In His humanity Christ was tried with as much greater temptation, with as much more persevering energy than man is tried by the evil one, as His nature was greater than man’s. This is a deep mysterious truth, that Christ is bound to humanity by the most sensitive sympathies. The evil works, the evil thoughts, the evil words of every son and daughter of Adam press upon His divine soul. OFC 119,120

 

From these texts we are enabled to read with a better understanding Heb. 5:7, 8, where the apostle says of Christ:- {July 2, 1891 EJW, PTUK 217.2}

"Who in the days of His flesh, when He had offered up prayers and supplications with strong crying and tears unto Him that was able to save Him from death, and was heard in that He feared; though He were a Son, yet learned He obedience by the things which he suffered." Jesus spent whole nights in prayer to the Father. Why should this be, if He had not been oppressed by the enemy, through the inherited weakness of the flesh? He "learned obedience by the things which He suffered." Not that He was ever disobedient, for He "knew no sin;" but by the things which He suffered in the flesh, He learned what men have to contend against in their efforts to be obedient. And so, "in that He Himself hath suffered being tempted, He is able to succour them that are tempted." "For we have not a High Priest which cannot be touched with the feeling of our infirmities; but was in all points tempted like as we are, yet without sin. Let us therefore come boldly unto the throne of grace, that we may obtain mercy, and find grace to help in the time of need." Heb. 4: 15, 16. {July 2, 1891 EJW, PTUK 217.3}

It is quite commonly assumed that the Word was made flesh in the person of Jesus of Nazareth eighteen hundred years ago, in order that He might learn man's condition and needs, and thus be able to sympathise with and help them. That this is a mistaken idea can be seen by a moment's reflection, as well as by plain statements of Scripture. The Psalmist says, "He knoweth our frame; He remembereth that we are dust." Ps. 103:14. Again, "O Lord, Thou hast searched me, and known me. Thou knowest my downsitting and mine uprising. Thou understandest my thought afar off. Thou compassest my path and my lying down, and art acquainted with all my ways. For there is not a word in my tongue, but, lo, O Lord, Thou knowest it altogether." Ps. 139: 1-4. It is He upon whom men must depend for a knowledge of themselves. "The heart is deceitful above all things, and desperately wicked; who can know it? I the Lord search the heart, I try the reins." Jer. 17: 9. "O Lord, I know that the way of man is not in himself; it is not in man that walketh to direct his steps." Jer. 10: 23.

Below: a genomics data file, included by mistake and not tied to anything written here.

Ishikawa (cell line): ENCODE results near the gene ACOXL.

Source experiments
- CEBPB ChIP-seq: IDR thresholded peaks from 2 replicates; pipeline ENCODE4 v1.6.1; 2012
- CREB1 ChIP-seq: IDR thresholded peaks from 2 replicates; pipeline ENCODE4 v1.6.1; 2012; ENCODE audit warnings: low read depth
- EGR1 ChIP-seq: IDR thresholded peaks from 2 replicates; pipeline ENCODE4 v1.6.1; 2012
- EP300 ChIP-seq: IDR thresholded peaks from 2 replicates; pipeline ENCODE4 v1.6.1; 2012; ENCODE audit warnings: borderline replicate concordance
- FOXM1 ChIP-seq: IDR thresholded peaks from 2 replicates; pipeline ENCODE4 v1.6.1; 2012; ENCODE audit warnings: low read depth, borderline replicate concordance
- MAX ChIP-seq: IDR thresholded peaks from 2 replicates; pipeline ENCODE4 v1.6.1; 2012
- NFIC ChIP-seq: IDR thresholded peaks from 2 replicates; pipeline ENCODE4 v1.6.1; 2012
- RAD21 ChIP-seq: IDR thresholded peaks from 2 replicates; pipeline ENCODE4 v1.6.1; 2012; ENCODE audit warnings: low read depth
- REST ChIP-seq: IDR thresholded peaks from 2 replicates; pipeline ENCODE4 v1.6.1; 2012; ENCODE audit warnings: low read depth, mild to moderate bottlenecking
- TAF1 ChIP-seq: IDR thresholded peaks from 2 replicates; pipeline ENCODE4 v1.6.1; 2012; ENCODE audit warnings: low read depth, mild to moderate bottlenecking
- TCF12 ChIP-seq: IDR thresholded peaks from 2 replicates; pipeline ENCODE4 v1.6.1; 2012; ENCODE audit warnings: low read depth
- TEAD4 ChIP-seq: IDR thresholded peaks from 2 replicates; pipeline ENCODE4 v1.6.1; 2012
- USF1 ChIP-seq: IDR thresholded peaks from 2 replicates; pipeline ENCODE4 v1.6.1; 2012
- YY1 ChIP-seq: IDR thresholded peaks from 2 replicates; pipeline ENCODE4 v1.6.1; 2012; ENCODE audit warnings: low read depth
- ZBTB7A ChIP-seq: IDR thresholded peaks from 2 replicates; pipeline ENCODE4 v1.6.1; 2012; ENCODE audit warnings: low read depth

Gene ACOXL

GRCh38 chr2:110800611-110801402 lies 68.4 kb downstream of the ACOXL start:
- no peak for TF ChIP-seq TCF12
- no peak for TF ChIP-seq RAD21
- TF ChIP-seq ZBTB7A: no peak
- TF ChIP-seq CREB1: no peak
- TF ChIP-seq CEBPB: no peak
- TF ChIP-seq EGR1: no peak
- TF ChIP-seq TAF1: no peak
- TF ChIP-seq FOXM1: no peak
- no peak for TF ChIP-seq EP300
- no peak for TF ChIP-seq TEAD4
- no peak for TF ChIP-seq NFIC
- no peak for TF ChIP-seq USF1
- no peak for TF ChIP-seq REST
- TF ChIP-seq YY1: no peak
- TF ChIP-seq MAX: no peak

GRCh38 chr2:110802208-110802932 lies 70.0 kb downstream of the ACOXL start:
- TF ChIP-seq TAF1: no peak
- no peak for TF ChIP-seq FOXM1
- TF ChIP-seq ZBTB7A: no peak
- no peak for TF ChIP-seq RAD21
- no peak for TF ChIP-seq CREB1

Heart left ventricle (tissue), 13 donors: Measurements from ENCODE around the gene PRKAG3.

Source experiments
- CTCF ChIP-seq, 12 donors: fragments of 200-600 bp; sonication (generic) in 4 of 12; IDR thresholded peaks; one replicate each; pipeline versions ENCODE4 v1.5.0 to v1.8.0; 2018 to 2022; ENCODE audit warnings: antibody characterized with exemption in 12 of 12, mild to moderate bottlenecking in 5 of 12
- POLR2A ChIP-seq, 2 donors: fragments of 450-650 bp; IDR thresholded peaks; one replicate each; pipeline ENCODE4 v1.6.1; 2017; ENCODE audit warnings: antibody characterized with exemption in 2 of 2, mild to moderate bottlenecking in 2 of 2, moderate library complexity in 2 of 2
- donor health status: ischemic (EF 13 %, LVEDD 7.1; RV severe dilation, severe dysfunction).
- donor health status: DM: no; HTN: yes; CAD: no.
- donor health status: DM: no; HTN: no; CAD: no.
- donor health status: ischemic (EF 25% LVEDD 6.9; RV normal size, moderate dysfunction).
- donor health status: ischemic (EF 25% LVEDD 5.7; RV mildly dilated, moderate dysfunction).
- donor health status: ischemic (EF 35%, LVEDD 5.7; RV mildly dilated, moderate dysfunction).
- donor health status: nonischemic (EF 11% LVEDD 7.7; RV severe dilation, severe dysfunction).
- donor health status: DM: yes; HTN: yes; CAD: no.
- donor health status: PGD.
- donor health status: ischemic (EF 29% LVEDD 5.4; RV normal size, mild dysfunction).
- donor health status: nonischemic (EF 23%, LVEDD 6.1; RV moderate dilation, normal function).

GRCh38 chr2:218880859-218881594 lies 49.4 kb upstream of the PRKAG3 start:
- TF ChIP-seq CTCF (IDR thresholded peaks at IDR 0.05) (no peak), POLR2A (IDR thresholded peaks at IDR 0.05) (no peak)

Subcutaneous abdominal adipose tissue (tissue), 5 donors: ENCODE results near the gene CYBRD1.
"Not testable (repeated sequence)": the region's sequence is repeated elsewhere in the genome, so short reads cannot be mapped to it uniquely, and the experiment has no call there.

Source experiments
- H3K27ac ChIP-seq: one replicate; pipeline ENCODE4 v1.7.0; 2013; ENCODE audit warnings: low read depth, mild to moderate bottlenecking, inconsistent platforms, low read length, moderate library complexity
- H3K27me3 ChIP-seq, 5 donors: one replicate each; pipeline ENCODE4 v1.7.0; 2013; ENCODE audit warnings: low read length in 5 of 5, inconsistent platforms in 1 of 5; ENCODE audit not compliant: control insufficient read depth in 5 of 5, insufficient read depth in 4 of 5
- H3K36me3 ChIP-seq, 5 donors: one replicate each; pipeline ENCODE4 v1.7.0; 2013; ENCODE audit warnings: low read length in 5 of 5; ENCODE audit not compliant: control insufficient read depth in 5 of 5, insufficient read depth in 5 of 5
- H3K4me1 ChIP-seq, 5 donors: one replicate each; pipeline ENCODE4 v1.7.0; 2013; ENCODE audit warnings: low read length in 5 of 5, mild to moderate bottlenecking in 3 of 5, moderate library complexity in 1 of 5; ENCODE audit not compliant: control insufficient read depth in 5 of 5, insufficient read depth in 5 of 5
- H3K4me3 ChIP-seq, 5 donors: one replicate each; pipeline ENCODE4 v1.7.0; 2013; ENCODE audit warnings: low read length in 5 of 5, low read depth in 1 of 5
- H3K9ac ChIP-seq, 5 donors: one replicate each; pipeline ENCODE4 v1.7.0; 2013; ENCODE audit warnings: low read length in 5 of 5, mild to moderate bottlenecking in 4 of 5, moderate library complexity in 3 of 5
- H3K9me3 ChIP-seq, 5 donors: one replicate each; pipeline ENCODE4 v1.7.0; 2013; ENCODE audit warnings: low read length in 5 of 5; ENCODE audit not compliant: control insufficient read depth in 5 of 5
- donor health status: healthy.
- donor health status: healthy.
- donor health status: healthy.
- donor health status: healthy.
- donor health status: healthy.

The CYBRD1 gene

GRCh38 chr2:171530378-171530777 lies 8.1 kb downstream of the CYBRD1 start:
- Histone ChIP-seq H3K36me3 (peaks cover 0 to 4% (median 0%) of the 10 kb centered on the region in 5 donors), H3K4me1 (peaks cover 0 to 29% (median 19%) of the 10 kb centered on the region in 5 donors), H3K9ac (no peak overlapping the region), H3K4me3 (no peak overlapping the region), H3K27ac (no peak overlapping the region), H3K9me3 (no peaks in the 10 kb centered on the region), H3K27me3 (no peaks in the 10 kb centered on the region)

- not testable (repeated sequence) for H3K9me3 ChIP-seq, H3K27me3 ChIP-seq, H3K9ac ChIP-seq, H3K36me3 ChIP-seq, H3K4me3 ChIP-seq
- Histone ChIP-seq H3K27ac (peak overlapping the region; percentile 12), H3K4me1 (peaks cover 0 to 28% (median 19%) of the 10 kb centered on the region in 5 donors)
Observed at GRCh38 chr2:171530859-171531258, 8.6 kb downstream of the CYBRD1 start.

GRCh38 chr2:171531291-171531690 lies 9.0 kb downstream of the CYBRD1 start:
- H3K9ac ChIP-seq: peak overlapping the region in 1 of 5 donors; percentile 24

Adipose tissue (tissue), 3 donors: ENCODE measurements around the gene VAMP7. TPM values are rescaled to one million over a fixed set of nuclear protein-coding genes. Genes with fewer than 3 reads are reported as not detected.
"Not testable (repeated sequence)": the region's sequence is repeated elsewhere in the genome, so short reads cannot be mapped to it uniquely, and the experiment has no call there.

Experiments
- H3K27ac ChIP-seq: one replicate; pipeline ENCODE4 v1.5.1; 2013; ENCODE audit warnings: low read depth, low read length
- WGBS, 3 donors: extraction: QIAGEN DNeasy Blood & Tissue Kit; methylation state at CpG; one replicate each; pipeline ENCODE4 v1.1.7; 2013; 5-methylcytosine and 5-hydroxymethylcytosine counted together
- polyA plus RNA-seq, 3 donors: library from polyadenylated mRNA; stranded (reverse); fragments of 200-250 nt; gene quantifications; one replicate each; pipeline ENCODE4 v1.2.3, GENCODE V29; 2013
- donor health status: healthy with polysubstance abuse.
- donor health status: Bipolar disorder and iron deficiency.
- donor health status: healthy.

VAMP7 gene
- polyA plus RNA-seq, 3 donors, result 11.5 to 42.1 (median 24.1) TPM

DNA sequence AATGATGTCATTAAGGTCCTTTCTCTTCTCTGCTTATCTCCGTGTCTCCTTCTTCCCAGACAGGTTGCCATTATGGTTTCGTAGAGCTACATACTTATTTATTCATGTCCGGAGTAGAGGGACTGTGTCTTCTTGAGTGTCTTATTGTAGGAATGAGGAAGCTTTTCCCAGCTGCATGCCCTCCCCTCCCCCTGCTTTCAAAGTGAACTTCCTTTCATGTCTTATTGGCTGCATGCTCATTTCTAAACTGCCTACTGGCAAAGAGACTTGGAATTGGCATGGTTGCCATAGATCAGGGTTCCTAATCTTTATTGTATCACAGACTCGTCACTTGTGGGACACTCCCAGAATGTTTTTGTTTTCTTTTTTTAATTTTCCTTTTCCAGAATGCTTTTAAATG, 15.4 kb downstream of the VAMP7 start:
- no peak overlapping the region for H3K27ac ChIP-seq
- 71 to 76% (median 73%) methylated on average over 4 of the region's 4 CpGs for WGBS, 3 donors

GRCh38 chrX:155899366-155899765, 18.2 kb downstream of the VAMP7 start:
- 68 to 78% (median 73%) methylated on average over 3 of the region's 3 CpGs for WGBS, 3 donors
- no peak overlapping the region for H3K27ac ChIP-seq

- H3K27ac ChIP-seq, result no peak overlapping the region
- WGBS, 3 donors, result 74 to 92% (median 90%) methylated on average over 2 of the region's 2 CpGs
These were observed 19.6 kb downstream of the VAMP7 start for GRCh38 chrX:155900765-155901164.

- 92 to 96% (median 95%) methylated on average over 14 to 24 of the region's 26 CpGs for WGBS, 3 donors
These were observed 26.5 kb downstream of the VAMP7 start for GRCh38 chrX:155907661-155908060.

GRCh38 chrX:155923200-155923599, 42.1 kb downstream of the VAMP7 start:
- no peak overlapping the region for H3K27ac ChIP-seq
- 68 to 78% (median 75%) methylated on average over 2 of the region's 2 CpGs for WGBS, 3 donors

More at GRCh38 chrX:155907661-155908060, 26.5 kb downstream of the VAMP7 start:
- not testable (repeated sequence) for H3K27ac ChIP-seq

All this was as true eighteen hundred years before Christ as eighteen hundred years after. God knew men as well, and sympathised with them as much, four thousand years ago as He does to-day. When the children of Israel were in the wilderness, "in all their affliction He was afflicted." Isa. 63: 9. The prophet could say of a truth, seven hundred years before Christ, "Surely He hath borne our griefs and carried our sorrows." Isa. 53: 4. God was in Christ, not that He might know men, but in order that man might know that He does know them. In Jesus we learn how kind and sympathising God has always been, and have an example of what He will do in any man who will fully yield to Him. E.J. Waggoner, Present Truth UK, December 19, 1895

Still in the Flesh.-"Every spirit that confesseth that Jesus Christ is come in the flesh is of God; and every spirit that confesseth not that Jesus Christ is come in the flesh is not of God." 1 John iv. 2, 3. To confess Christ, it is not enough to believe that He once lived and suffered and died and rose again. We must confess not merely that He did come in the flesh, but that He "is come in the flesh." He is a present Saviour. As in all the afflictions of the Israelites of old He was afflicted, so now "we have not an High Priest which cannot be touched with the feeling of our infirmities." Heb. iv. 15. He still feels everything that touches us, for He is still in the flesh. Even in the heavenly places. He is still "the Man Christ Jesus." 1 Tim. ii. 5. He is our forerunner, that is, one of the brethren who has gone before to prepare a place for the rest. When He comes again, He will come in the flesh for His flesh did not see corruption and the same flesh that went into the grave also ascended to heaven. "He that descended is the same also that ascended up far above all heavens that He might fill all things." Eph. iv. 10. {December 19, 1895 EJW, PTUK 803.7}

1Jn 4:2  Hereby know ye the Spirit of God: every spirit that confesseth that Jesus Christ is come in the flesh is of God: 

1Jn 4:2  NIV This is how you can recognize the Spirit of God: Every spirit that acknowledges that Jesus Christ has come in the flesh is from God,